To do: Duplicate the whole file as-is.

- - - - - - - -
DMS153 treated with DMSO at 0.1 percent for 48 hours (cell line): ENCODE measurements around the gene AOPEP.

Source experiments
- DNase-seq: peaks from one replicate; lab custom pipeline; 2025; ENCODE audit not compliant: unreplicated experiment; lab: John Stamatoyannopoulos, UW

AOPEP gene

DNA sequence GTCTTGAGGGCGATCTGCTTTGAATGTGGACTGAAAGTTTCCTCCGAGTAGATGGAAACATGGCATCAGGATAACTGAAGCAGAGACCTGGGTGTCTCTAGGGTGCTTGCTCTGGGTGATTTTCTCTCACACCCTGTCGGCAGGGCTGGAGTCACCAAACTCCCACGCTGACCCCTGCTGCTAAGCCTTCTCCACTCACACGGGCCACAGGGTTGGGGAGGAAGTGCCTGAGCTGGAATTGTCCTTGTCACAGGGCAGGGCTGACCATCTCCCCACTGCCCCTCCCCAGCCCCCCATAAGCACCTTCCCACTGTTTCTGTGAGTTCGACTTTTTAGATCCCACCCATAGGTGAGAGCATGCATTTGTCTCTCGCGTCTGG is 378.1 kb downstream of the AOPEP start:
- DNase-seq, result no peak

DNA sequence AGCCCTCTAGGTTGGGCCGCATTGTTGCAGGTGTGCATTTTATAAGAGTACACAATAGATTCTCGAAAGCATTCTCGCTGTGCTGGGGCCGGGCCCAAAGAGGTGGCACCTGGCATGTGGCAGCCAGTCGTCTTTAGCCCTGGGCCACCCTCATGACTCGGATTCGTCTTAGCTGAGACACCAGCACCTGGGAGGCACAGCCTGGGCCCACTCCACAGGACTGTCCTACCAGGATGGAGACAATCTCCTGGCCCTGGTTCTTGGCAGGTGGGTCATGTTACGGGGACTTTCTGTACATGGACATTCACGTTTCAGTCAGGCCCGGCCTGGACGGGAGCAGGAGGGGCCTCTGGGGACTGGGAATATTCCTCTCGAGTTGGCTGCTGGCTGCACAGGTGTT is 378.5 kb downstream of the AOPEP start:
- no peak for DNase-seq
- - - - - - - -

DMS153 treated with DMSO at 0.1 percent for 48 hours (cell line): ENCODE measurements around the gene AOPEP.

Source experiments
- DNase-seq: peaks from one replicate; lab custom pipeline; 2025; ENCODE audit not compliant: unreplicated experiment; lab: John Stamatoyannopoulos, UW

AOPEP gene

DNA sequence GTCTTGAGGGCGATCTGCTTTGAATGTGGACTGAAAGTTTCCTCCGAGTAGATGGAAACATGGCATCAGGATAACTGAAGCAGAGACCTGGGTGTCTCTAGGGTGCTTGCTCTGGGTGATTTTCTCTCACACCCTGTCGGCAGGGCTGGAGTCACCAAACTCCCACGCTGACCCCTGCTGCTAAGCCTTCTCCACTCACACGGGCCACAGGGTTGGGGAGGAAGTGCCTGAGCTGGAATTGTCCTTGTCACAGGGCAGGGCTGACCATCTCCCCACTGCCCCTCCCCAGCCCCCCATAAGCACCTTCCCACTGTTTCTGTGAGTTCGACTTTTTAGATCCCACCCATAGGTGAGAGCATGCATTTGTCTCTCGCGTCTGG is 378.1 kb downstream of the AOPEP start:
- DNase-seq, result no peak

DNA sequence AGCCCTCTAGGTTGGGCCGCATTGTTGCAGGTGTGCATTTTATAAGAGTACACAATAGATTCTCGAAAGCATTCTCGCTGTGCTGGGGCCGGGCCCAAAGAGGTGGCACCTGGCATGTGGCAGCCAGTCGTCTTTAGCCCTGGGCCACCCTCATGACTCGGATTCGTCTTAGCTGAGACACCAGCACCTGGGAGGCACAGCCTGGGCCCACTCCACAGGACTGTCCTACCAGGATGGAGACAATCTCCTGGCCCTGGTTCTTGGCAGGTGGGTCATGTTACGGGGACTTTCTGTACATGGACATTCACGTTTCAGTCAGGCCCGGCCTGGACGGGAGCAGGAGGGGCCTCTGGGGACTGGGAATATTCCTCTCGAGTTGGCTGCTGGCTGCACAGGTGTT is 378.5 kb downstream of the AOPEP start:
- no peak for DNase-seq